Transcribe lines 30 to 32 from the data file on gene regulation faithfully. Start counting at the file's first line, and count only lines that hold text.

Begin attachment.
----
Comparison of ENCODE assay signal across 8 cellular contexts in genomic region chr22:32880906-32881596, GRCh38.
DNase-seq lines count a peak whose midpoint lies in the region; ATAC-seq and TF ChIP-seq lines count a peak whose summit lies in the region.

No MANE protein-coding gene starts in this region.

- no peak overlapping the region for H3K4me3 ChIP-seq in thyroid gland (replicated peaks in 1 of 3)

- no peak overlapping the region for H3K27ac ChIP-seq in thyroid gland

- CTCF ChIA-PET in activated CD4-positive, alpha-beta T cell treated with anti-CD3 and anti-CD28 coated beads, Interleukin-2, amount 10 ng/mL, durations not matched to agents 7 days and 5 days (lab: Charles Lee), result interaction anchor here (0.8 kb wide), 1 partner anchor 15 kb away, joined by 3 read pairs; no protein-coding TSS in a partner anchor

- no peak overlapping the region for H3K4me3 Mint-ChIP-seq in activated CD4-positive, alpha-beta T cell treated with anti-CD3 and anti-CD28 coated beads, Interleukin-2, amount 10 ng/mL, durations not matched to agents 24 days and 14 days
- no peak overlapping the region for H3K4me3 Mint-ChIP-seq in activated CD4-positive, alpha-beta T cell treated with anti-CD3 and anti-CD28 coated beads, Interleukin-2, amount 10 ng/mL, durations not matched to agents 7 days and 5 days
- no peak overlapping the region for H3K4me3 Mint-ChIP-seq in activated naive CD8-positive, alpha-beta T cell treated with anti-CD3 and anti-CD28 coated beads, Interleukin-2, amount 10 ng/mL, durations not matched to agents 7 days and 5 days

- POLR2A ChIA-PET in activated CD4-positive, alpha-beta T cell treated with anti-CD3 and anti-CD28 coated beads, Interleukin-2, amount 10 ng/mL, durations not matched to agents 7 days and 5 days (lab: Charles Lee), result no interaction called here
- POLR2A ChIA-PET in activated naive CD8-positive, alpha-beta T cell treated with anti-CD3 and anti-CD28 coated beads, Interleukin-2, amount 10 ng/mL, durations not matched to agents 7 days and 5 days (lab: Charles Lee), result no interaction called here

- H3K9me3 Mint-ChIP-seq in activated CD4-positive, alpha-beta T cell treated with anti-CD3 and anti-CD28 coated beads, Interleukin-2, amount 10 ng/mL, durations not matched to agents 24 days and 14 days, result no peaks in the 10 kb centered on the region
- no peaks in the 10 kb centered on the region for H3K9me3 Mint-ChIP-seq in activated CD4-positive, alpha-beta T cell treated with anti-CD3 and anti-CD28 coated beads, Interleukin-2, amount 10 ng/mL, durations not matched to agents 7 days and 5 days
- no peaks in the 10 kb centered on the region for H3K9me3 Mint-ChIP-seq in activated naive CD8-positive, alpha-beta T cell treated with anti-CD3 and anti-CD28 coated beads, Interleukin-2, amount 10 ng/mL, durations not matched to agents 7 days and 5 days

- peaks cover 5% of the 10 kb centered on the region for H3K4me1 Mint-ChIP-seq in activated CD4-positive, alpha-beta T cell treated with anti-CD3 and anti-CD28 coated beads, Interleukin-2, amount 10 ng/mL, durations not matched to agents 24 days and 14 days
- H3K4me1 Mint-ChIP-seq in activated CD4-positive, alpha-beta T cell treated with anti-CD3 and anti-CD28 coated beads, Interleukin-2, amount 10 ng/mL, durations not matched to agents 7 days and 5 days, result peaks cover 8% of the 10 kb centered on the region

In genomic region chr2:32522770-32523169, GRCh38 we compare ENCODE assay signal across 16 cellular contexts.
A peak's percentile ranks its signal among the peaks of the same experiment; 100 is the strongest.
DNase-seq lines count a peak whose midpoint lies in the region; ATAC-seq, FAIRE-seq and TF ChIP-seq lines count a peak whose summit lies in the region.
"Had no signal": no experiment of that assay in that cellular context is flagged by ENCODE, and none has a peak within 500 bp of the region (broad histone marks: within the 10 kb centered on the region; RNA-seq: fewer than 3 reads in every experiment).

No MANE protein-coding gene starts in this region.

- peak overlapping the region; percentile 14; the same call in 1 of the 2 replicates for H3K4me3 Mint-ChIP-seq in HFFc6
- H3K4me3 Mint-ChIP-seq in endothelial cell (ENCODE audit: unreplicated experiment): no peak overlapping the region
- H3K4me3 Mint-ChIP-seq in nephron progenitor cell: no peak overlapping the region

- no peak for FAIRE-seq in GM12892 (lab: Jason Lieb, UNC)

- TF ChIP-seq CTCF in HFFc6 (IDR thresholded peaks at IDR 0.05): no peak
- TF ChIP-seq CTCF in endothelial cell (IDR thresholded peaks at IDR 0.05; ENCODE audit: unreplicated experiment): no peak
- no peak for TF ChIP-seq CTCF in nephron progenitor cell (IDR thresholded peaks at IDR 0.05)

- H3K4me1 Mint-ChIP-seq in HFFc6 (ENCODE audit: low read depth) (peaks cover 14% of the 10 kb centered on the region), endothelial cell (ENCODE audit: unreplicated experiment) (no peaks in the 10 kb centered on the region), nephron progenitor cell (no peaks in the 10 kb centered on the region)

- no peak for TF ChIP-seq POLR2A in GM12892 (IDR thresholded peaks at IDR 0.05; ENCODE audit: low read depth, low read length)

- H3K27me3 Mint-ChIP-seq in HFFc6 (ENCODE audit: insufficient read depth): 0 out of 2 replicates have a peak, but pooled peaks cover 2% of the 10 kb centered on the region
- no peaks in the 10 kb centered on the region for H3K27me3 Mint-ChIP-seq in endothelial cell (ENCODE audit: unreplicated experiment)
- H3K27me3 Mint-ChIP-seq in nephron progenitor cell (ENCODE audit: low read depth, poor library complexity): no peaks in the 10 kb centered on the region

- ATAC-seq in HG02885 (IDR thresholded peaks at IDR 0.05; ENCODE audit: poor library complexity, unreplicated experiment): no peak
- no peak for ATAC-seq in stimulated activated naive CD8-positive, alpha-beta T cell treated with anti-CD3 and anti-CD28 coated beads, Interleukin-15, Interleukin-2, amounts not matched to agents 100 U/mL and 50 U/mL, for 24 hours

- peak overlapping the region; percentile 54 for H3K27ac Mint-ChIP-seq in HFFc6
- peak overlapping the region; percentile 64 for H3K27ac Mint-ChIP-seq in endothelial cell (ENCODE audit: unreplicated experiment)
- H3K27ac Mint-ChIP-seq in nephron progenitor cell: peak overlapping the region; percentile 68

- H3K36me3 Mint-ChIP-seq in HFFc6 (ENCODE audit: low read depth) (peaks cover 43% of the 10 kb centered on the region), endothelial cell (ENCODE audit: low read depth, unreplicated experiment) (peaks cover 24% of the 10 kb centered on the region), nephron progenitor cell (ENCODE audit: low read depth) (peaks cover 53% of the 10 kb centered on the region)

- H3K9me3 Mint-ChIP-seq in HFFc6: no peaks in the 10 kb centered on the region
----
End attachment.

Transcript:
- no peak for TF ChIP-seq POLR2A in GM12892 (IDR thresholded peaks at IDR 0.05; ENCODE audit: low read depth, low read length)

- H3K27me3 Mint-ChIP-seq in HFFc6 (ENCODE audit: insufficient read depth): 0 out of 2 replicates have a peak, but pooled peaks cover 2% of the 10 kb centered on the region
- no peaks in the 10 kb centered on the region for H3K27me3 Mint-ChIP-seq in endothelial cell (ENCODE audit: unreplicated experiment)